Beginnings and Endings

One of the first books I ever read on the art of writing emphasised the need for a good opening line, opening paragraph and at least ten opening pages to catch the reader’s attention. It’s advice I find difficult to disagree with. Writers need to arouse their readers’ curiosity.

Here are some of the best opening lines that do precisely that:

‘It was a bright cold day in April, and the clocks were striking thirteen.’ — 1984 by George Orwell

‘They shoot the white girl first.’ — Paradise by Toni Morrison.

‘It was a pleasure to burn.’– Fahrenheit 451 by Ray Bradbury.

‘All children, except one, grow up.’– Peter Pan by J.M. Barrie

And how can we forget those fantastic opening lines from the classics:

‘It is a truth universally acknowledged, that a single man in possession of a good fortune, must be in want of a wife.’–Pride and Prejudice by Jane Austen

‘Call me Ishmael.’ — Moby Dick by Herman Melville

‘It was the best of times, it was the worst of times, it was the age of wisdom, it was the age of foolishness, it was the epoch of belief, it was the epoch of incredulity, it was the season of Light, it was the season of Darkness, it was the spring of hope, it was the winter of despair.’ — A Tale of Two Cities by Charles Dickens.

One can only wonder at the wordcraft of these classic writers and want to emulate them. However, the best time to do this is not when you’re writing the first draft of your story. It is when you have finished your story and can re-write a suitable start. Firstly, if you try to use a clever opening from the start, you may never get past that opening line. You maybe setting yourself too high a standard, particularly if you’re trying to emulate these classics. And secondly, once you have completed the story, you’ll have a different perspective on how the opening should link to the ending.

That brings me to the endings. There are some writers that can start writing a novel without understanding how the story will end and believe the joy of writing is in discovering that ending. These are the writers who see themselves as ‘pantsers’, and don’t like the idea of plotting in advance. If that works for them, then fine. But I could never write entirely that way myself. Once I understand the what the central conflict of the story is going to be about, the next most important element is the ending. The ending sets the direction of the story, and for me, if I don’t know the direction in which the story is going, and the big points along the way, then I can’t write. That doesn’t mean that I won’t change the story ending during the process of writing if I see a better ending in sight. I’m constantly thinking about it and ways I can improve it. And in three books I’ve published I’ve always managed to improve on my initial ideas.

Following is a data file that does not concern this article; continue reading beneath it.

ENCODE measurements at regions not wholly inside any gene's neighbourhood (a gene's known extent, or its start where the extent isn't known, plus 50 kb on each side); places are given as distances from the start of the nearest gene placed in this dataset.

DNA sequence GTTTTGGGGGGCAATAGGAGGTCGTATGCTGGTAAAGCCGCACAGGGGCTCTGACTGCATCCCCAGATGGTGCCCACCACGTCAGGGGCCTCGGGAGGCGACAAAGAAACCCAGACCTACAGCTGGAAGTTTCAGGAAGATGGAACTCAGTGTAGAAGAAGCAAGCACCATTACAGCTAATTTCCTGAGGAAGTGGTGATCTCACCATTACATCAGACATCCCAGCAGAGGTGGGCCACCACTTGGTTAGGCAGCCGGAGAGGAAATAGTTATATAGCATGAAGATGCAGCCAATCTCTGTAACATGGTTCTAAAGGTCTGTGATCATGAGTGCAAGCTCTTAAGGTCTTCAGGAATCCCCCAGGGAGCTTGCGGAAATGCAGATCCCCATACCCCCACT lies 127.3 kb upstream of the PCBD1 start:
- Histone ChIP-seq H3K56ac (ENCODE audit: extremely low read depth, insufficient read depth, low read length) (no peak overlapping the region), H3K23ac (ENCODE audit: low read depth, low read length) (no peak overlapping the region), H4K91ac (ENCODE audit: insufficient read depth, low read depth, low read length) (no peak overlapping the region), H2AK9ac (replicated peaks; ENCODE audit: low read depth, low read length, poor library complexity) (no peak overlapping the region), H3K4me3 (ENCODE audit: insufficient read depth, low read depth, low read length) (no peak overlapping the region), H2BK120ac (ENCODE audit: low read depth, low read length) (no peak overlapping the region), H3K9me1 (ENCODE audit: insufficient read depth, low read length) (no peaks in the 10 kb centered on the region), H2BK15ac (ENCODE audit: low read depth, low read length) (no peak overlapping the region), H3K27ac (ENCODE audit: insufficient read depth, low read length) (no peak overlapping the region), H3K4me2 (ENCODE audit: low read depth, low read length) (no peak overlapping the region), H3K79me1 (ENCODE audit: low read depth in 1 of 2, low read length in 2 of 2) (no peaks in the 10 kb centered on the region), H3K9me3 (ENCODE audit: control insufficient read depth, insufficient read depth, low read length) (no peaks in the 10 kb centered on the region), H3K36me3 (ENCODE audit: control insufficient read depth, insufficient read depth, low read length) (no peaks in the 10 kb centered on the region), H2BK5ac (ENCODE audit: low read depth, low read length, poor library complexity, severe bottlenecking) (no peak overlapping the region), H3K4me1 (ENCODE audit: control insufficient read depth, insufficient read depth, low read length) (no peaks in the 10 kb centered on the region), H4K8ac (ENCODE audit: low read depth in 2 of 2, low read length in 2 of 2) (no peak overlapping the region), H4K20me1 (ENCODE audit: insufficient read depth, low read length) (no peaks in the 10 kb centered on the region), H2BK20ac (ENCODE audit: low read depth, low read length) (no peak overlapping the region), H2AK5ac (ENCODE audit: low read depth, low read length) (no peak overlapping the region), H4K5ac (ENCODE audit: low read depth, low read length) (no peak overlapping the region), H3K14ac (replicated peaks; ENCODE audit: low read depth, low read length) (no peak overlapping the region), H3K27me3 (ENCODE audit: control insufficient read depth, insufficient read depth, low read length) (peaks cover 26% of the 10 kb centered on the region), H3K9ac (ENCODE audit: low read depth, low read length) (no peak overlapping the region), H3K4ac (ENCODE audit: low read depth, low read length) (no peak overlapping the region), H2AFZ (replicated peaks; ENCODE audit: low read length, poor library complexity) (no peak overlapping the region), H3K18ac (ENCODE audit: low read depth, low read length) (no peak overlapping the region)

Story endings are hard to create. They must have an element of surprise, but at the same time give the reader the emotional experience they expected. Many romance novels have a ‘happy ever after’ ending. But that doesn’t mean that they can’t have an element of unpredictability. For me, endings are much harder than beginnings and require just as much polish and finesse as the openings. A good opening maybe a good reason for a reader to buy your book, but a good ending will ensure he buys your next one.

If you’re a new writer or an experienced writer let me know what you think. What is harder, the beginning or the end of the story?

A Decade of Writing

March 2021 will mark an important anniversary for me. It will be a decade since I retired from ‘normal’ work. I was an accountant in the City of London working for one of the largest firms of accountants in the world. It was a job I enjoyed, but working in an accountancy practice is a young man’s job that involves long hours and an enormous commitment. I had reached retirement age, and it was time for something new. Most in my position, would have considered a hobby like golf, sailing or walking. But I’m different.

I had always wanted to write a novel. “Collision” was my first. I always knew I could write. I had written four obscure accounting texts, one of which went to four editions, and I contributed to industry accounting texts on banking and leasing. But I didn’t know if I had the imagination and drive to write a novel. That’s a real challenge.

Well, a decade on, I ‘ve published three novels and am working on my fourth. Four books in ten years is not a great output. But it was never about the output or the money. I’ve learned a lot about storytelling, writing, publishing and marketing, much of which I have discussed in this blog. If you are new to writing I hope the blog I have produced will help you find your way. There are some 84 blogs on the subject.

There are lots of traps for a new writer to fall into. And a number of sharks out there that will promise you help and support for a large fee. Fortunately, I avoided most of them. The truth is that as a writer all you need is a computer and writing software that will output. I would recommend Scrivener (which is about $47) or any other software that can output Epub and Mobi formats. This is not a huge investment.